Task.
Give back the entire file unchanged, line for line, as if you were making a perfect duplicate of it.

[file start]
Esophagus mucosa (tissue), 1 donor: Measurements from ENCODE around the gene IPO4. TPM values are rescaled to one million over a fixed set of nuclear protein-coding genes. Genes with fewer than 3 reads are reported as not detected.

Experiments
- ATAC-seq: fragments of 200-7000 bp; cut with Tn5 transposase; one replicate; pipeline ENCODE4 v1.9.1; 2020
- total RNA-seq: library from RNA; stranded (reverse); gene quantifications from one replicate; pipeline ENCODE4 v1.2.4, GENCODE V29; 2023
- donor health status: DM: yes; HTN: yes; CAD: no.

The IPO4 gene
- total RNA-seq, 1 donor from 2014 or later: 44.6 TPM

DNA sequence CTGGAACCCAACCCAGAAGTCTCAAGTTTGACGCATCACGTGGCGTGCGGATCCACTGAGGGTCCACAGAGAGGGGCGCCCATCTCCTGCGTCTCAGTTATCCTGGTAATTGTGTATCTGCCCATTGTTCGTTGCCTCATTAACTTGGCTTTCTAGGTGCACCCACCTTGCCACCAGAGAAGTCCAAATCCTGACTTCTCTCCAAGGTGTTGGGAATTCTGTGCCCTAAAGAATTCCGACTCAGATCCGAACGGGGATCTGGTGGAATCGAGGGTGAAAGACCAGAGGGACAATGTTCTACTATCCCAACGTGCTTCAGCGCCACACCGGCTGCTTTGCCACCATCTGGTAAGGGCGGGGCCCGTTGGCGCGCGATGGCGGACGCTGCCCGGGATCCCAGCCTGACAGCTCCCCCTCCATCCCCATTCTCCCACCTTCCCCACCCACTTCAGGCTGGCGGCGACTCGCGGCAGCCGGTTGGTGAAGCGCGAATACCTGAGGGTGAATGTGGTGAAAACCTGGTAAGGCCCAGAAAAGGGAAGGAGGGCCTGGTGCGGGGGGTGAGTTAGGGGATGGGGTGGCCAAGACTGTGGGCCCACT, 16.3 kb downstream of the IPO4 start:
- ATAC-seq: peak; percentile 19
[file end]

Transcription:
Esophagus mucosa (tissue), 1 donor: Measurements from ENCODE around the gene IPO4. TPM values are rescaled to one million over a fixed set of nuclear protein-coding genes. Genes with fewer than 3 reads are reported as not detected.

Experiments
- ATAC-seq: fragments of 200-7000 bp; cut with Tn5 transposase; one replicate; pipeline ENCODE4 v1.9.1; 2020
- total RNA-seq: library from RNA; stranded (reverse); gene quantifications from one replicate; pipeline ENCODE4 v1.2.4, GENCODE V29; 2023
- donor health status: DM: yes; HTN: yes; CAD: no.

The IPO4 gene
- total RNA-seq, 1 donor from 2014 or later: 44.6 TPM

DNA sequence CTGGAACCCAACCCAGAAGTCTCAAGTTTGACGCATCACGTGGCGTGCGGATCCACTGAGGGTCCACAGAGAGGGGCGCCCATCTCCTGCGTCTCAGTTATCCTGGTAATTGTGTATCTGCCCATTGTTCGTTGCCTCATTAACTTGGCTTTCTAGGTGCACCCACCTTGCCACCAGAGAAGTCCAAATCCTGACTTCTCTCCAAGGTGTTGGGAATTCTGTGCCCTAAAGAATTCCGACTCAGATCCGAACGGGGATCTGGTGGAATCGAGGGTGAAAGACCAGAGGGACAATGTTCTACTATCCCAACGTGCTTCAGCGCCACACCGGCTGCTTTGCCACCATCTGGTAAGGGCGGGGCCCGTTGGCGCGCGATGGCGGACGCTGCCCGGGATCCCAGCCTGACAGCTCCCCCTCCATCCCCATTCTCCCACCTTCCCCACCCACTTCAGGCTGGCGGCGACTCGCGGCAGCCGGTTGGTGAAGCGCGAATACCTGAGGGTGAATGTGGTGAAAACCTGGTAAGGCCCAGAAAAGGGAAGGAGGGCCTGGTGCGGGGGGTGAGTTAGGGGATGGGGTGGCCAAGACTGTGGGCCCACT, 16.3 kb downstream of the IPO4 start:
- ATAC-seq: peak; percentile 19